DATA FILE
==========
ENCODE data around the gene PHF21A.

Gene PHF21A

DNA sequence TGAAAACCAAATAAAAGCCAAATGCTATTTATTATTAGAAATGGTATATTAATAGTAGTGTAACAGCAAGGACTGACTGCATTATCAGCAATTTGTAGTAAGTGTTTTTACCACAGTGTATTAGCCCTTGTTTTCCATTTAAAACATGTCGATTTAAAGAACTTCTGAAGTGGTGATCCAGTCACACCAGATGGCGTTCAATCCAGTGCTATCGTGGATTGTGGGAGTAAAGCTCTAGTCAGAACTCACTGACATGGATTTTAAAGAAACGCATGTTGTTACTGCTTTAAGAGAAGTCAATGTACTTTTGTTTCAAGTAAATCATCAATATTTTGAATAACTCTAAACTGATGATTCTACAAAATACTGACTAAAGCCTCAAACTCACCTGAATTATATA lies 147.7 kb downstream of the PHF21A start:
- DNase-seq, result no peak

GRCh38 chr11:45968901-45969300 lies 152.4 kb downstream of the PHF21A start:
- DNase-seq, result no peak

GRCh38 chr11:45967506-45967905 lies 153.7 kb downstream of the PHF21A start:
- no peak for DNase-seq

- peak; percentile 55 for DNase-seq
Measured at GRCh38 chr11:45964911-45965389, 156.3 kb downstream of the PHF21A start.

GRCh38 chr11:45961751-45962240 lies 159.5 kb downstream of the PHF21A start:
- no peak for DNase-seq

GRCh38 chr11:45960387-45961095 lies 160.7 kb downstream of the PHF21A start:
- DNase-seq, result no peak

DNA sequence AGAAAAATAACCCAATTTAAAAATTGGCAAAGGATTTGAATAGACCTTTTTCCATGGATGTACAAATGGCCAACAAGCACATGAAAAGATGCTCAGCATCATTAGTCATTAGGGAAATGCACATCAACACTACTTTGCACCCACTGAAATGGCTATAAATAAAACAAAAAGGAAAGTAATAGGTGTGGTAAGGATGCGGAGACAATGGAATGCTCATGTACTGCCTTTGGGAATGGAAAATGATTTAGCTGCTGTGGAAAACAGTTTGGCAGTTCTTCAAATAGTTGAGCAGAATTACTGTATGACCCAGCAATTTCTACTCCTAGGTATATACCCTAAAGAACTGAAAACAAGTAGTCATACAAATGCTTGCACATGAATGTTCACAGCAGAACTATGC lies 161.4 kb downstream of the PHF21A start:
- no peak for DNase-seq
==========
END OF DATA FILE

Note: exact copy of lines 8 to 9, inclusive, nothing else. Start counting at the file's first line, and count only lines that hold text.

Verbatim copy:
- no peak for DNase-seq

- peak; percentile 55 for DNase-seq